Tropentag, September 17 - 19, 2013 in Stuttgart-Hohenheim
"Agricultural development within the rural-urban continuum"
Root Spatial Expansion Ability of Leymus chinensis in Response to Clipping and Salt Stress
Jun Liu1,2, Yingzhi Gao2, Marcus Giese1, Folkard Asch1
1University of Hohenheim, Institute for Plant Production and Agroecology in the Tropics and Subtropics, Germany
2Northeast Normal University, Inst. of Grassland Science, China
Root system expansion is a complex and important process for rhizomatous plant clonal growth and spatial resource exploration, which is mainly controlled by morphological integration. However, experimental evidences are still lacking to understand mechanisms for root spatial expansion ability (RSEA) of clonal plants under stresses. A 3×3 factorial greenhouse experiment was conducted with a simulated grazing gradient (0%, 35% and 75% of shoot removal) under three levels of saline-alkali intensity (0, 100 and 200 mM) to determine the effects of clipping and salt-alkaline stress on belowground morphological integration of Leymus chinensis, a high palatable, dominant grass of the northern chinese steppe ecosystems.
Our results showed that plant biomass and relative growth rate were significantly decreased along the gradient of saline-alkali intensity, but clipping significantly facilitated plant compensatory growth. The interactions between salt-alkaline and clipping on clonal growth and RSEA were siginificant. Slight saline-alkali stress has positive impact on compensatory growth of L. chinensis at low clipping intensity pressure, resulting in high level of RSEA. But high salt–alkali significantly inhibited clonal growth by the limitation of bud outgrowth and rhizome expansion, regardless of clipping intensity. Furthermore, when the ranges of the fine root/shoot ratio are from 0.5 to 0.6, shoot compensatory growth of Leymus chinensis is mainly due to the stimulation of leaf bud growth; but when this ratio is higher than 0.6, L. chinensis invests more photosynthesate into rhizomes and clonal expansion, and shoot compensatory growth originates from the development of rhizome buds into daugther ramets.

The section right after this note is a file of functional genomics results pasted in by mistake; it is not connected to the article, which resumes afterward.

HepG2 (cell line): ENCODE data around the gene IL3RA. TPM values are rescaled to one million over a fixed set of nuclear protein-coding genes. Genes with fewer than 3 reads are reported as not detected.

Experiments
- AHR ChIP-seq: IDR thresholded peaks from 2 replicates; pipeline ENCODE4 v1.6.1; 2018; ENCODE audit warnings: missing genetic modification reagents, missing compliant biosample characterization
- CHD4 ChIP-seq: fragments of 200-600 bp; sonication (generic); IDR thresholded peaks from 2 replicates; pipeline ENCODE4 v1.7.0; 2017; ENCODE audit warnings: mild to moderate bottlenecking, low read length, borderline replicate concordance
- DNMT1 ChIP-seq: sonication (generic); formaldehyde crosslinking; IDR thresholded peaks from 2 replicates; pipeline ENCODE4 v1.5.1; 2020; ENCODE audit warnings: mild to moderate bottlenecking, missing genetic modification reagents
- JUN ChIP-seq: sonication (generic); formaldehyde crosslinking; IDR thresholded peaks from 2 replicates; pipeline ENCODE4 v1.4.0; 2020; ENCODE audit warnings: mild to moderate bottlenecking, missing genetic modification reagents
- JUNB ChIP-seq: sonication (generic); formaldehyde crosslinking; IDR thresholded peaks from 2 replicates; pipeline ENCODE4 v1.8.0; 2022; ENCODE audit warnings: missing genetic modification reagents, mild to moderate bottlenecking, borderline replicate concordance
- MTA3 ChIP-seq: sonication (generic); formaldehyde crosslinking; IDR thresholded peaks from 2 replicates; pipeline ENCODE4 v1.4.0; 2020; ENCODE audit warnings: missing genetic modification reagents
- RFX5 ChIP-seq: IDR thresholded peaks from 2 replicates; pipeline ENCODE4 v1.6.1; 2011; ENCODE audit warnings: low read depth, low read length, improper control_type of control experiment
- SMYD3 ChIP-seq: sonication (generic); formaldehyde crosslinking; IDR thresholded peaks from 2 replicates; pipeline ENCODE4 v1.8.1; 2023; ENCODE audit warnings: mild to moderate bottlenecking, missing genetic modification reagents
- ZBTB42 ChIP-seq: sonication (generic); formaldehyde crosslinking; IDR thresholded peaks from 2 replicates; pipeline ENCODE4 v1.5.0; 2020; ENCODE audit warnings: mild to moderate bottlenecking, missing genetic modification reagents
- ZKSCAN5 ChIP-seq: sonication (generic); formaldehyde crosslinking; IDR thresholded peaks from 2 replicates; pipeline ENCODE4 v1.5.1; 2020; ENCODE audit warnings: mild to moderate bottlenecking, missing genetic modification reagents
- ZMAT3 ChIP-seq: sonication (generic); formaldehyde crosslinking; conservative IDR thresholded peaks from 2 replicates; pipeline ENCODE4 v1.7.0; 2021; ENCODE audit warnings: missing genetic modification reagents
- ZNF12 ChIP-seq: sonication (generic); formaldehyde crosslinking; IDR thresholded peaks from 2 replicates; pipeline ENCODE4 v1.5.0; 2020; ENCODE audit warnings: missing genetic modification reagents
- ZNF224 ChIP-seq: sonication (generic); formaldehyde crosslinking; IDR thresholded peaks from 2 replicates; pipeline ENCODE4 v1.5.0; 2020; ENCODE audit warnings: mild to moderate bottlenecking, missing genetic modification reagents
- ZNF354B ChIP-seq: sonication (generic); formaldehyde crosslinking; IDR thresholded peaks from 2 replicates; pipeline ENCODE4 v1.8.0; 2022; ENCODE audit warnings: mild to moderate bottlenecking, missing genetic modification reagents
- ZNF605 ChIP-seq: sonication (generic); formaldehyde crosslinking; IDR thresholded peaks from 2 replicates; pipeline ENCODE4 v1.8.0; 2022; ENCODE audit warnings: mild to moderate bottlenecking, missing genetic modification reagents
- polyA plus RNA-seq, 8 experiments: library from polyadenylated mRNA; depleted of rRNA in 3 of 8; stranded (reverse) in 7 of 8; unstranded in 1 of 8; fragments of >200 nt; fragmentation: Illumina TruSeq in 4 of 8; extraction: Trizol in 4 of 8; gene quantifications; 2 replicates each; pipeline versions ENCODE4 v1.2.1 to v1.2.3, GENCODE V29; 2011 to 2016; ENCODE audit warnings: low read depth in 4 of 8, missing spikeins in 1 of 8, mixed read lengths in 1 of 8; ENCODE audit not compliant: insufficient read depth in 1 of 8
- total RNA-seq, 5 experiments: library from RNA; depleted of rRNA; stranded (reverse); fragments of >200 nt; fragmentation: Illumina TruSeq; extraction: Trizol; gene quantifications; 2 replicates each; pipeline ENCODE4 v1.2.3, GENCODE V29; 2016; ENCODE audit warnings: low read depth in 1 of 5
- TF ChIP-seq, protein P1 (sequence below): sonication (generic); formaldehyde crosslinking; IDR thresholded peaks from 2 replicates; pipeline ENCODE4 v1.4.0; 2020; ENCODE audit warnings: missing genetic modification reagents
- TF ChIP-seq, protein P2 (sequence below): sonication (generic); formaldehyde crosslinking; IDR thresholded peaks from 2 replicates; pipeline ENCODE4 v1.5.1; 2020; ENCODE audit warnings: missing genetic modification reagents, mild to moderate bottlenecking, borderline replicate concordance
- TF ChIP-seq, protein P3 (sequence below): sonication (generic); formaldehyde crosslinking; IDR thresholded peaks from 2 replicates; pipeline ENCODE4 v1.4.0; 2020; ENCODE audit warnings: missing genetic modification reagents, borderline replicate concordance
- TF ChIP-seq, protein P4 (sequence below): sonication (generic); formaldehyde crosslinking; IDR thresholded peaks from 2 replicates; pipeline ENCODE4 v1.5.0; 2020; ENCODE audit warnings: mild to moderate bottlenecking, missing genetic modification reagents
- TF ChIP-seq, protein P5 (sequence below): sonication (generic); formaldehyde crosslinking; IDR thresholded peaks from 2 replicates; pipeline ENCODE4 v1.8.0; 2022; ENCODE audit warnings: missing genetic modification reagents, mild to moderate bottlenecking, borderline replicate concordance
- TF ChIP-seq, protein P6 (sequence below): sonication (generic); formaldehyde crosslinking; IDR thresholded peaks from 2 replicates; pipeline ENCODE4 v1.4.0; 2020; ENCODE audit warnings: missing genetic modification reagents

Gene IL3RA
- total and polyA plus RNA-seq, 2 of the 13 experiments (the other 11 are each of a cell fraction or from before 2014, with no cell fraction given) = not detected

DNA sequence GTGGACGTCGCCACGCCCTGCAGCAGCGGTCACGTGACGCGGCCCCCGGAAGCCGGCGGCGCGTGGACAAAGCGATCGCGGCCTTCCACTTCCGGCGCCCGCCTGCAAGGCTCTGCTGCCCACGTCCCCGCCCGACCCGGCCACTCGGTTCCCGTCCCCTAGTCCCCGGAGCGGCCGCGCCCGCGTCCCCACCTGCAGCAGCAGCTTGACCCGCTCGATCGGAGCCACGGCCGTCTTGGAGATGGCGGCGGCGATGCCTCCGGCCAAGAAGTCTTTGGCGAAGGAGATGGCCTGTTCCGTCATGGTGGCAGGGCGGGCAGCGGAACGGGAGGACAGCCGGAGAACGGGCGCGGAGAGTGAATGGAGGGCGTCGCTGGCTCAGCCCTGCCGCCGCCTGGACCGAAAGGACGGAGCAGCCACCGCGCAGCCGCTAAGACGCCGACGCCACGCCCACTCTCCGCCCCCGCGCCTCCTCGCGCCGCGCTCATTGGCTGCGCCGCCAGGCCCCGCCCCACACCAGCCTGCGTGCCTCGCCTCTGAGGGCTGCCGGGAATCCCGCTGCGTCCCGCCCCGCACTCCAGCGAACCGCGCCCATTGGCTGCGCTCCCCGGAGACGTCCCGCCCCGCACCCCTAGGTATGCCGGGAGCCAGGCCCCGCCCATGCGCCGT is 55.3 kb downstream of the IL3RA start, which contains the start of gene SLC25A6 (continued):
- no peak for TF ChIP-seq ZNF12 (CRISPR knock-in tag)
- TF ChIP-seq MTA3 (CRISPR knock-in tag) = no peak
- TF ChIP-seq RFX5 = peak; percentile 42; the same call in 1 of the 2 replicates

We conclude that the rhizome grass Leymus chinensis shows a selective biomass allocation strategy under different environmental stress intensities. These plasticities translating into clonal integration are potentially important mechanisms in response to overgrazing and salt stress and may help to optimise grassland management towards improved forage regrowth.
Keywords: Clipping intensity, clonal integration, root/shoot ratio, salinity-alkalinity stress, songnen grassland
Contact Address: Yingzhi Gao, Northeast Normal University, Inst. of Grassland Science, Renmin Street 5268, 100024 Changchun, China, e-mail: Yingzhigao220163.com